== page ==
They are not just making something up, but they have actual proof that their method works in practice. That’s the reason why I train students on different levels and only recommend things I or my students have tried out.

Whenever you get chess improvement advice from a Coach, ask two questions:

  1. Is this aimed at my level? Grandmasters have other needs than beginners. If a Coach is mainly (or only) teaching very strong players, their advice is not applicable to novices.

I’m not saying they would not be able to help you get better. But getting Carlsen to win 20 more points needs a totally different skill set than helping someone understand the basic Checkmate patterns.

  1. Do they have proof of concept? The best-case scenario is that the Coach you are listening to has helped many players just like you achieve exactly what you want to achieve. They seem to have a system that actually works and that’s what you care about.

Chess Improvers

It is nice to see many chess improvers pass the knowledge they pick up along the way. This can be super helpful because they were in your shoes not long ago.

The key here is that you see a clear improvement in their progress. If you do the same thing they do, you will most likely get the same results they get.

So if they are stuck on the same level you are for several years, you might want to listen to someone else. If they knew how to really get better, why didn’t they do it themselves?

Non-Chess self-improvement Advice

This is a hugely underrated category to take improvement advice from. Throughout my career, I learned from Sportsmen, CEOs, Brain Coaches, and Philosophers. To improve your productivity both helps in chess training and to build up a business.

You need to cope with tough losses in any sport, not only chess. A positive mindset helps you in life and chess.

So it would be a huge waste of opportunity if you only tried to learn from Chess players. Pick up a great book or listen to Podcasts and emulate people trying to get the best out of themselves.

They might not play chess at all but will have figured out how to create a sensible training plan, how to improve your sleep, why you should meditate, and much more.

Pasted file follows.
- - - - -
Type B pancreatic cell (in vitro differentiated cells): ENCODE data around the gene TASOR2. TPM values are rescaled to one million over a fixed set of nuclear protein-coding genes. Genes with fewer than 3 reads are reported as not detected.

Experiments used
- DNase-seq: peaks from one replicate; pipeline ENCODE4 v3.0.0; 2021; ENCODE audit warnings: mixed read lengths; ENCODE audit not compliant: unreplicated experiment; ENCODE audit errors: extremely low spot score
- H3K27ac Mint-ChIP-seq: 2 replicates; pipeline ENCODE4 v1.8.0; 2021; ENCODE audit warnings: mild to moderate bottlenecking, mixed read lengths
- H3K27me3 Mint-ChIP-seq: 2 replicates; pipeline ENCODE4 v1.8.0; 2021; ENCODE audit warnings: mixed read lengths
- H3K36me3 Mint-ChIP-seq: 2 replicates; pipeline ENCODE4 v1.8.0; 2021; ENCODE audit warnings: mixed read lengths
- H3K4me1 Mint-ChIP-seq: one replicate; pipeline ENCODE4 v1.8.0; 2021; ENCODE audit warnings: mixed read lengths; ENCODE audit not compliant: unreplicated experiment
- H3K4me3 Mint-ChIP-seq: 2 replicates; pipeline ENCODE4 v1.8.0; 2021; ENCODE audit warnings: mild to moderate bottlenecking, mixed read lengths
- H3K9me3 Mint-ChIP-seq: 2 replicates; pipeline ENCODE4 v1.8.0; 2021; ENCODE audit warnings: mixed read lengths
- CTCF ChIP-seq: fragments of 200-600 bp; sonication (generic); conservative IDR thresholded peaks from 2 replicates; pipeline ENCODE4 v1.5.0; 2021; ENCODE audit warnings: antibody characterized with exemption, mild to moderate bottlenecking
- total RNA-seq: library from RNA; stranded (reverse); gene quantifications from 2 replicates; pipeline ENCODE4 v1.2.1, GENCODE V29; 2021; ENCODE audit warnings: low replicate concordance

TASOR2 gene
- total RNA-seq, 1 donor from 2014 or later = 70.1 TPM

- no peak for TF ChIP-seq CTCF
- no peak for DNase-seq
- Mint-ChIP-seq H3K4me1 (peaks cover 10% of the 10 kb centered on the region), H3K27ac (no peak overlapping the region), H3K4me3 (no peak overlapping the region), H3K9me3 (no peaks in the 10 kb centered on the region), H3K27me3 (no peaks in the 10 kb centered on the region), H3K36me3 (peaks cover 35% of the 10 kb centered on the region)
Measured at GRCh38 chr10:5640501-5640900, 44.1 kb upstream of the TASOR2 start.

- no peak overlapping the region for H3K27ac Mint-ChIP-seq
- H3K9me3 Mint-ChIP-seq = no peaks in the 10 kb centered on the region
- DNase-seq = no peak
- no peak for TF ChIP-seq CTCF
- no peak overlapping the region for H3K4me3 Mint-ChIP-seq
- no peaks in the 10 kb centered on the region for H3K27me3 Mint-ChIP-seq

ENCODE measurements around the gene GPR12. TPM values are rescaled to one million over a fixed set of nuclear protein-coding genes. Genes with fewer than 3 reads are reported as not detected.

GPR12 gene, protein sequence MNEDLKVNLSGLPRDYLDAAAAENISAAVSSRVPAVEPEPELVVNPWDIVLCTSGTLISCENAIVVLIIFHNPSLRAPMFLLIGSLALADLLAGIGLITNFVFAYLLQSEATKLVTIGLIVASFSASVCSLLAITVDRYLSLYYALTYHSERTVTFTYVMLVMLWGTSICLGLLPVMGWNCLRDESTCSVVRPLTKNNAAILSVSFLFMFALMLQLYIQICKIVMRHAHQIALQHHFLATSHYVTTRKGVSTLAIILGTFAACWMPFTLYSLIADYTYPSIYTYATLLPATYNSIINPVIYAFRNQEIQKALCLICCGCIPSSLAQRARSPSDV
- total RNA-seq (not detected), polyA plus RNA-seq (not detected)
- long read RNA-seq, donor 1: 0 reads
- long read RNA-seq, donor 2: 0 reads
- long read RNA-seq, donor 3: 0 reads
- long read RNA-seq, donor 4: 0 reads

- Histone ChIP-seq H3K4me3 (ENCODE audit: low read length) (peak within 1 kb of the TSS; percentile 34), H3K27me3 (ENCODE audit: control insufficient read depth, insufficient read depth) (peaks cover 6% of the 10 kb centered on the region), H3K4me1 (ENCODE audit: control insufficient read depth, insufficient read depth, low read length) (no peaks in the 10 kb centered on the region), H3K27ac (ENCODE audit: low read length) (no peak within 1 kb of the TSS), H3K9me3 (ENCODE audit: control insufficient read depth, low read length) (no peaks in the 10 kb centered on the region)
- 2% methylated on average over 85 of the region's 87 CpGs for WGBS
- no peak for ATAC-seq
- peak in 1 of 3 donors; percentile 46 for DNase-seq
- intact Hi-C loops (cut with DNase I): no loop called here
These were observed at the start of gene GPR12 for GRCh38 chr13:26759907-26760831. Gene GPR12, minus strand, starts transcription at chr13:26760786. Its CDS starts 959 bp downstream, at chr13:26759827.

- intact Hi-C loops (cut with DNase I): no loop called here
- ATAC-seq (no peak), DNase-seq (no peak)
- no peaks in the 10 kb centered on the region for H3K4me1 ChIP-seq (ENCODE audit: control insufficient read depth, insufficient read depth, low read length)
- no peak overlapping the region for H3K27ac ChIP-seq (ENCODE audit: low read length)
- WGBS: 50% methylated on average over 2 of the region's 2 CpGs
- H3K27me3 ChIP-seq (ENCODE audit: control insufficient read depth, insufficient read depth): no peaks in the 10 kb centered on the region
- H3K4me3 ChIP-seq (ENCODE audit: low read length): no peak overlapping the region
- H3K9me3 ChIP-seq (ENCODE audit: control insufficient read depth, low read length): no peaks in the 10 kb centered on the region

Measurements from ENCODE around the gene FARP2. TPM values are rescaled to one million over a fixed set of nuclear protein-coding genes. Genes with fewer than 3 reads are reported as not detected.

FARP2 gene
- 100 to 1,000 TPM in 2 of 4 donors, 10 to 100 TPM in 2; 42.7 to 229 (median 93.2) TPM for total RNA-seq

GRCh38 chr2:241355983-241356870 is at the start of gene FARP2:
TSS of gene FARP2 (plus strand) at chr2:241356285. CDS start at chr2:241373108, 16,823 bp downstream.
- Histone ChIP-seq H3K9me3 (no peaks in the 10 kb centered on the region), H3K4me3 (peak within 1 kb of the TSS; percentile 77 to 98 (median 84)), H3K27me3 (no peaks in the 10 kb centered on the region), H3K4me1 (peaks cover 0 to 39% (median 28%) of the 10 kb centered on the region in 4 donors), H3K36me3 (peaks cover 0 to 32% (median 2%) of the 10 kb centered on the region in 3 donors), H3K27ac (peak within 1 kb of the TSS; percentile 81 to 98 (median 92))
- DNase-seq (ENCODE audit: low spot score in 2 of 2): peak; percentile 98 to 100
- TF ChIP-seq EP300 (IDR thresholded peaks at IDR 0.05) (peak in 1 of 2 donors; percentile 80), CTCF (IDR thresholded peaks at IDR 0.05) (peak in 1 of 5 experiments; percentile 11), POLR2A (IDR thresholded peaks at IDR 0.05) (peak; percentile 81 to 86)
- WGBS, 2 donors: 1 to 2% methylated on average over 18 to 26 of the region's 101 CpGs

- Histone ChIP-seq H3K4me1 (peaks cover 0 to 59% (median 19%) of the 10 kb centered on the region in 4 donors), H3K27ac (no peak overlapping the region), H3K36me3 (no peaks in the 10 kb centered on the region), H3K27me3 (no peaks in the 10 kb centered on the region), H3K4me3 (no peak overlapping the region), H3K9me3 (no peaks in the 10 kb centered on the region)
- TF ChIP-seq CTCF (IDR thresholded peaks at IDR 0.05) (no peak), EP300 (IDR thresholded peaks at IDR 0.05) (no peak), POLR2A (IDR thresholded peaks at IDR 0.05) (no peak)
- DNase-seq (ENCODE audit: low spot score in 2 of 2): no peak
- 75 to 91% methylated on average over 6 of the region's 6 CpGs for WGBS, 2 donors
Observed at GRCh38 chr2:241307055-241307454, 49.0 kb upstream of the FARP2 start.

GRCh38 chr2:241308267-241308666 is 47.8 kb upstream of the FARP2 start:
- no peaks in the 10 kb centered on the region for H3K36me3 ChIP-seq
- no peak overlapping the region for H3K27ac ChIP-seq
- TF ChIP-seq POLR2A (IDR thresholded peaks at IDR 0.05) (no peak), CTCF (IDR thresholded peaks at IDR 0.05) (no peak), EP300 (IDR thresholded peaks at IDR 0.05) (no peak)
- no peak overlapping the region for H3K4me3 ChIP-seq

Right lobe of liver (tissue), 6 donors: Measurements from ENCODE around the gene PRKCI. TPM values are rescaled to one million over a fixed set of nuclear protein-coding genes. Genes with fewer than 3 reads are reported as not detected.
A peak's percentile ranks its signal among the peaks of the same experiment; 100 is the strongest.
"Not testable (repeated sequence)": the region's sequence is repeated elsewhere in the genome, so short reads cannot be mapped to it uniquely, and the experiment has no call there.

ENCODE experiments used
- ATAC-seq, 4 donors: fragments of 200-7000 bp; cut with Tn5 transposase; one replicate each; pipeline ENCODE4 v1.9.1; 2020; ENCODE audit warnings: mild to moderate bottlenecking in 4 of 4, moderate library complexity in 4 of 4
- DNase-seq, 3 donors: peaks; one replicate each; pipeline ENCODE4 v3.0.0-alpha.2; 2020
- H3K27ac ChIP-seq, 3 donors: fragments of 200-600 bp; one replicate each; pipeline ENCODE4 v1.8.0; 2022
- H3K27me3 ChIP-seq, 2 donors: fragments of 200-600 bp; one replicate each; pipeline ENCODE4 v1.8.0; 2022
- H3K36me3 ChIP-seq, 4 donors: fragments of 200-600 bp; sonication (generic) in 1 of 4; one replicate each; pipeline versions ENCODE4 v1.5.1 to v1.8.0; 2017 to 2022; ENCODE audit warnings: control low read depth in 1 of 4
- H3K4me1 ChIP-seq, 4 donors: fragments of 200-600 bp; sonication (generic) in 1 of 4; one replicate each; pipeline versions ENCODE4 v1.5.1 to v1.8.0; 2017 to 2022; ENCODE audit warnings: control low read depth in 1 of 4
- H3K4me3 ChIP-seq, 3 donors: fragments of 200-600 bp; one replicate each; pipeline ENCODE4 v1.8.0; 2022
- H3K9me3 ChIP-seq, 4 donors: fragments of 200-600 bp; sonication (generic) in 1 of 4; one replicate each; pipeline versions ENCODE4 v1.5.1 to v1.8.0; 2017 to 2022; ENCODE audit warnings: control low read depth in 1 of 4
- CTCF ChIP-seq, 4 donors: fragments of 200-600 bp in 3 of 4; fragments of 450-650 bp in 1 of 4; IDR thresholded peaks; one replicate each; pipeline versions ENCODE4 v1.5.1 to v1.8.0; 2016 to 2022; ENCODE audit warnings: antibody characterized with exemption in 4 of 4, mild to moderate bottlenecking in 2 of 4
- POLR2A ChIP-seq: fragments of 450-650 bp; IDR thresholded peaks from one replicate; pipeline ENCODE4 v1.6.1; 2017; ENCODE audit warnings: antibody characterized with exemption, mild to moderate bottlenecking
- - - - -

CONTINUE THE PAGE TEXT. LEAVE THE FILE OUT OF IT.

Here are three non-chess books I learned a lot from specifically for my chess career:

  • Atomic Habits by James Clear. This book helped me understand the power of habits and how I can create good habits over time. A must-read for anyone trying to improve any skill.
  • Essentialism by Greg McKeown. We have limited time and too many things we could do. But when you break it down, only very few things really matter. This book helped me understand how I can filter out what really makes a difference and how I can say no to everything else.
  • The Art of Learning by Joshua Waitzkin. A former Chess prodigy turned Martial Arts World Champion explains his method of learning any new skill. Has not only impacted my chess, but any skill I pick up or want to refine.

When You Get Advice

The main aim of that article is to make you pause for a moment whenever you get some advice. First, ask yourself:

  • Is this chess advice or chess improvement advice?

Then understand who is giving you that piece of advice and if they are qualified to do so. If they are, listen very carefully. Use what you learned in practice. Keep what suits you, and refine what doesn’t work yet.

Do not feel bad to immediately forget bad advice or advice from people who don’t know what they are talking about. They usually don’t mean it badly.

It also doesn’t make sense to argue with them. You want to increase the contact with people giving sound, qualified advice and have less contact with people giving unsolicited and unfounded advice.

This way you will get closer to where you want to go every single day.

I firmly believe that

anyone can improve their chess through the right mindset and training techniques.

I’m here to guide you on your journey to chess mastery.